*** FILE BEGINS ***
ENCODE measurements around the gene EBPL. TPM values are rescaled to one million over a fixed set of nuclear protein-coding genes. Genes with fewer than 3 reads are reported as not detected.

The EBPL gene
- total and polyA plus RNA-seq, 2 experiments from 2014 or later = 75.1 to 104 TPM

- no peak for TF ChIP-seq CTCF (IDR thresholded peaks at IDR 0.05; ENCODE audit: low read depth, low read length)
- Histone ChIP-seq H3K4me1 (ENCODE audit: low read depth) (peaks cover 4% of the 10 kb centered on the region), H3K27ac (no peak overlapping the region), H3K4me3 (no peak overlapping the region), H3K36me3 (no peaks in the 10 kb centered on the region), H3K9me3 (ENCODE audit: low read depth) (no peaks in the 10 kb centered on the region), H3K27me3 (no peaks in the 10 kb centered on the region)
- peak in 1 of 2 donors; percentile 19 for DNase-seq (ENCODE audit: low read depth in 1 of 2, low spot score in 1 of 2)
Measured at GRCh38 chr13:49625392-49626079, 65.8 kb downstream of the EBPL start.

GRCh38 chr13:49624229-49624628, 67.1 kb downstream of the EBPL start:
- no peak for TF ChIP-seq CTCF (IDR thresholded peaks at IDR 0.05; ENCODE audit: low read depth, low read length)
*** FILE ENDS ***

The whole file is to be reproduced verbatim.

ENCODE measurements around the gene EBPL. TPM values are rescaled to one million over a fixed set of nuclear protein-coding genes. Genes with fewer than 3 reads are reported as not detected.

The EBPL gene
- total and polyA plus RNA-seq, 2 experiments from 2014 or later = 75.1 to 104 TPM

- no peak for TF ChIP-seq CTCF (IDR thresholded peaks at IDR 0.05; ENCODE audit: low read depth, low read length)
- Histone ChIP-seq H3K4me1 (ENCODE audit: low read depth) (peaks cover 4% of the 10 kb centered on the region), H3K27ac (no peak overlapping the region), H3K4me3 (no peak overlapping the region), H3K36me3 (no peaks in the 10 kb centered on the region), H3K9me3 (ENCODE audit: low read depth) (no peaks in the 10 kb centered on the region), H3K27me3 (no peaks in the 10 kb centered on the region)
- peak in 1 of 2 donors; percentile 19 for DNase-seq (ENCODE audit: low read depth in 1 of 2, low spot score in 1 of 2)
Measured at GRCh38 chr13:49625392-49626079, 65.8 kb downstream of the EBPL start.

GRCh38 chr13:49624229-49624628, 67.1 kb downstream of the EBPL start:
- no peak for TF ChIP-seq CTCF (IDR thresholded peaks at IDR 0.05; ENCODE audit: low read depth, low read length)